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    RAMBAM, MISHNEH TORAH, LAWS OF CHARACTER DEVELOPMENT AND ETHICAL CONDUCT 6:10

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    Arik
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    RAMBAM, MISHNEH TORAH, LAWS OF CHARACTER DEVELOPMENT AND ETHICAL CONDUCT 6:10

    Post  Arik on Tue Nov 29, 2011 11:24 am

    A person is obligated to show great care for orphans and widows because their spirits are very low and their feelings are depressed. This applies even if they are wealthy. We are commanded to [show this attention] even to a king's widow and his orphans as [implied by Exodus 22:21]: "Do not mistreat any widow or orphan."
    How should one deal with them? One should only speak to them gently and treat them only with honor. One should not cause pain to their persons with [overbearing] work or aggravate their feelings with harsh words and [one should] show more consideration for their financial interests than for one's own.

    Suggested Discussion Questions:
    1. How are we obligated to care for the orphan and widow? Why?
    2. Whom in society do the orphan and widow represent? Do we treat them the way that the Rambam commands us to?


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    Yehudah

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    Re: RAMBAM, MISHNEH TORAH, LAWS OF CHARACTER DEVELOPMENT AND ETHICAL CONDUCT 6:10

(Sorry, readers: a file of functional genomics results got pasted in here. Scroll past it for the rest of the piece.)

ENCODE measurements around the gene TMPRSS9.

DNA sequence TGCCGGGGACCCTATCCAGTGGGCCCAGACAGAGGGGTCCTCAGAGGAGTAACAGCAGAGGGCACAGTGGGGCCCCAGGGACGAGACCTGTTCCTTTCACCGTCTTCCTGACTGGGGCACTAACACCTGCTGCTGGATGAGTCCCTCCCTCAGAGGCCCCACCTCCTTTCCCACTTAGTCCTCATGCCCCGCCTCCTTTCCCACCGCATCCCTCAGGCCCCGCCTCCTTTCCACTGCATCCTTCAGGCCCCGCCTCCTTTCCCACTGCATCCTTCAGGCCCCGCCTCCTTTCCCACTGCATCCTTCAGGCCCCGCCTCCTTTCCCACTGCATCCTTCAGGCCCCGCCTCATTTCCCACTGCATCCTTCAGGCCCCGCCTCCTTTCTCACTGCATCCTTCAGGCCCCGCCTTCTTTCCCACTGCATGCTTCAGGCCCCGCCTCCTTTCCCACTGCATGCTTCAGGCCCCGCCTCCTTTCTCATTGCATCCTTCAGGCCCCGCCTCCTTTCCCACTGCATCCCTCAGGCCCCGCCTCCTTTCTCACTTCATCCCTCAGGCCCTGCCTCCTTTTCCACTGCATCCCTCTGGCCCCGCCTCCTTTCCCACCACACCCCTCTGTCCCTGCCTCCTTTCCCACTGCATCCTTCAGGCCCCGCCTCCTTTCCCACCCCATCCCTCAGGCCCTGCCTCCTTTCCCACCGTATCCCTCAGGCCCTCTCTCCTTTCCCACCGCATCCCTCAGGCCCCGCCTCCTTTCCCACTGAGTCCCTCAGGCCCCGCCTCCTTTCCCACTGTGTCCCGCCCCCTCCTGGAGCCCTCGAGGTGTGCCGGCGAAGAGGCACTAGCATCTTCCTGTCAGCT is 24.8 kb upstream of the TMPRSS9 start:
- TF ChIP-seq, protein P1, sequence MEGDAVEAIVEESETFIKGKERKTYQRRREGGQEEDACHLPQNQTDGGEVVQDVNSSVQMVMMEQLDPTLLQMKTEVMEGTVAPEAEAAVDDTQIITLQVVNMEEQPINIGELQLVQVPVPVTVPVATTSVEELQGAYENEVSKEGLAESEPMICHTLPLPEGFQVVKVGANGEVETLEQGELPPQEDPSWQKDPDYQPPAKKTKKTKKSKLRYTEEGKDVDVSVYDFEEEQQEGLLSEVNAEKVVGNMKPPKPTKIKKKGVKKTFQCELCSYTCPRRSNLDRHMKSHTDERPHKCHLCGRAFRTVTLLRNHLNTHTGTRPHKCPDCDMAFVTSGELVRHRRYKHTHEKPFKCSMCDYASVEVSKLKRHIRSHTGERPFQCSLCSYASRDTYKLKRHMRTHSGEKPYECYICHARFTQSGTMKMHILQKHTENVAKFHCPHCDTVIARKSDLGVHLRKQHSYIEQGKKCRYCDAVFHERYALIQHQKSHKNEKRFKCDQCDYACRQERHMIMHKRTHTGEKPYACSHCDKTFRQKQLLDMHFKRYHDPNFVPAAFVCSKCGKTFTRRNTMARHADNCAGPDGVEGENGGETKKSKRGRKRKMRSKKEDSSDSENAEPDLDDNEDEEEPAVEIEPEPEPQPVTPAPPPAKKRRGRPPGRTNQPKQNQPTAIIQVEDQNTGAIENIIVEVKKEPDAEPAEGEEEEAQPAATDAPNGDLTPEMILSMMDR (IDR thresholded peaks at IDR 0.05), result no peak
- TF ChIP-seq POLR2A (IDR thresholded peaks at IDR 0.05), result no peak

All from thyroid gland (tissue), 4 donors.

Post  Yehudah on Sun Dec 04, 2011 9:25 pm

    We should be clear: Rambam isn't commanding us to do anything, he is mearly explaining why we should based on his vast understanding of Torah and his Rebbes' teachings.

    There are many stories in the Talmud (Bavli) that relate special if not specific treatment of orphans. In meseches Bava Kamma, kaf aleph amud aleph (or kaf beis, can't remember), there is aggadah about a man who was trying to cheat some orphans out of money (property actually), and the Rabbi (can't remember which one) told him to take care to fix the issue; he didn't; Rabbi took his property from him.

    It's one of many many aggadic teachings of the Talmud that specifies treatment of orphans and widows.

    ...wish I could remember exactly which daf the one I'm referencing was in....


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